For an artist whose aspiration is to make the world beautiful, life in the workaday world can be trying.
“The reason why [life is] so hard is the world is off-tune,” says painter Jan Kasparec. “The whole system screams at you, ‘Get serious. Make money.’” He worked in finance for years before becoming a full-fledged artist. “Now if you choose to walk the path of your heart, you are one against many folk. You live in a monetary system, [but] your heart doesn’t care about money. Your heart only cares about giving. It wants you to be generous; it wants you to be happy. It wants you to be all these creative, beautiful things. It wants you to dance.”
Kasparec’s idealism speaks to the hope and aim of the Luxury Home & Design Show — to remind us that the essence of luxury is the heart and spirit behind it. In today’s fast-paced, machine-made luxury market, what’s missed, and what’s being desired again, is the human touch of handmade artisanship and the creativity of the human spirit.
Kasparec says his connection with Wendy Guo, the director of the Luxury Home & Design Show, was refreshing and unexpected.
“It was the first time that I really felt so in line with the organizer of any kind of show … typically [they are] just hungry for returns. But I don’t have that feeling about Wendy,” he says. “We’ve got a goal in common, which is to bring beauty to the world, not just always focus on money and on the brand, but make something beautiful.”
Kasparec believes the outward expression of his art aligns with his inner growth. His skill and spirit must be refined together so that he, and his art, become truer conduits of positivity.
“The outside world is a reflection of our inner world — it’s all connected,” he says. “My art is always about my spiritual journey, which is coming through acceptance and bringing beauty to the world.”
A Dark Age and a Renaissance
“If you follow your heart’s rhythm… you’re giving an expiry date to your ego,” Kasparec says. “Your ego will do everything in its power to survive, which means that you won’t live your dreams.”
Kasparec’s insight was hard fought, something he awakened to after living unfulfilled for many years. While growing up in communist Czechoslovakia, he was fortunate to have open-minded parents who saw that he had special artistic talents. They enrolled him in art classes outside of school to begin cultivating his inborn artistic inclination.
But as a self-described “ego-crazy adolescent,” Kasparec dropped his art, entering a period in his life he calls his “Dark Age” — life without art, and, in his case, a separation from his true self. He says during those years, “I didn’t create really anything that beautiful.”
After “lots of trouble,” he says, and living as a runaway teenager, Kasparec decided he’d grow up. At 19, he decided to join NATO’s armed forces through France, wanting a change, a shift of some sort.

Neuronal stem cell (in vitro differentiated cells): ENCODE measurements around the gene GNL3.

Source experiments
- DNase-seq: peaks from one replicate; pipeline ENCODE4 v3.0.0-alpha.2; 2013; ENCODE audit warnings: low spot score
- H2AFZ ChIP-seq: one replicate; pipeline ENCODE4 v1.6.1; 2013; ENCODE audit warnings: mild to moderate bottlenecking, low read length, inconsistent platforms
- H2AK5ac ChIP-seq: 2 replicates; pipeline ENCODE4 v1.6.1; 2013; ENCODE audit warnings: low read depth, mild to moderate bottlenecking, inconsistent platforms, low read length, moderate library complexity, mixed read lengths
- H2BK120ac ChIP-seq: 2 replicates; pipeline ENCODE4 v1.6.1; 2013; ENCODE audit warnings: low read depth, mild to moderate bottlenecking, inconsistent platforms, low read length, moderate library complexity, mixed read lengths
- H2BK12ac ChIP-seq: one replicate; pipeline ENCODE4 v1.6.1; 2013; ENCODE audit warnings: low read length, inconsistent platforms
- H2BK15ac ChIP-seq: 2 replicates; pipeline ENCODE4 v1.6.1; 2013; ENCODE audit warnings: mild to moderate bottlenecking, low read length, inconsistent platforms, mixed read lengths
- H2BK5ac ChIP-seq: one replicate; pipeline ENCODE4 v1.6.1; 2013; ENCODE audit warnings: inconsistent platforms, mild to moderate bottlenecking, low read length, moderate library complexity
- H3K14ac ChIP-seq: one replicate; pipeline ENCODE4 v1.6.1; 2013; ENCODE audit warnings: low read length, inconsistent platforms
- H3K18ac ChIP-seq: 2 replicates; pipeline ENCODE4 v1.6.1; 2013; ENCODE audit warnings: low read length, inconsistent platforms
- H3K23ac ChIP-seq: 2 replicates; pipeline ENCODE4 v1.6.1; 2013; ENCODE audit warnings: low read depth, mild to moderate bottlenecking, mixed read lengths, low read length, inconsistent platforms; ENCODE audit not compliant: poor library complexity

“That cut me out from any kind of creativity completely,” he says. “I just felt like I had to escape the world, this darkness that I created around me. But I locked myself into a different kind of prison. But it made me wake up. It shook me up so badly that I realized that I am at the core of my own suffering.”
Destiny’s grip was never too tight, just loosely cradling Kasparec, aligning his life in proper cadence. His Dark Age ended five years after joining the army, when he was 24.
“It just came to my mind,” he says. “It was a crazy idea from above that just popped in my mind like, ‘Hey, you should go and start painting again.’”
Picking up art again didn’t make any sense from a practical perspective. He had finished his military obligations, and was studying and working full-time in Paris to establish a career in finance, to become a “productive member of society.” There was no extra time in his day to waste on a hobby like painting.
But Kasparec ignored his head, jumped in his car, and drove to the supermarket to buy art supplies. “I bought a set of oil paints, which I had never used before,” he says. “But I just bought them and started painting right away. I didn’t know anything. I’ve just never stopped painting since then.” That was 14 years ago.
Kasparec painted in the evenings and weekends during college, and then while working in finance for Microsoft in Dublin. He took courses in body drawing, figure and plein air painting — painting outdoors. But Kasparec’s greatest growth came from the endless effort he put into cultivating his craft on his own.
“Putting so many hours in trial and error, I fine-tuned my vision so that I could actually understand the concepts of perspective,” he says. “I mostly taught myself by doing it, just by always doing it until it became my second nature. If you really go and explore it with your purest desire, it will open up to you.”
A journey within a journey
When Kasparec was 29, he took a month-long vacation to Argentina, and it changed his life.
“I wasn’t happy about [my life] anyway — I wasn’t living my dream,” he says. “When I got to Argentina, it was the first time in my adult life I saw the world as a free man, as a man who’s got possibilities, who’s got his freedom.”
Kasparec quit his job at Microsoft and travelled the world for a year and a half. It was as much an exploration of his own heart as of the world around him.
He says he was an “unleashed animal” and “pleasure hound” at the beginning of his travels with his partying around the world.
“Slowly, I turned inwards… and I felt that it’s time for a change,” he says. Upon the recommendation of a man he met on his travels, Kasparec visited India for a meditation retreat in Bodh Gaya, where Buddha is said to have attained enlightenment.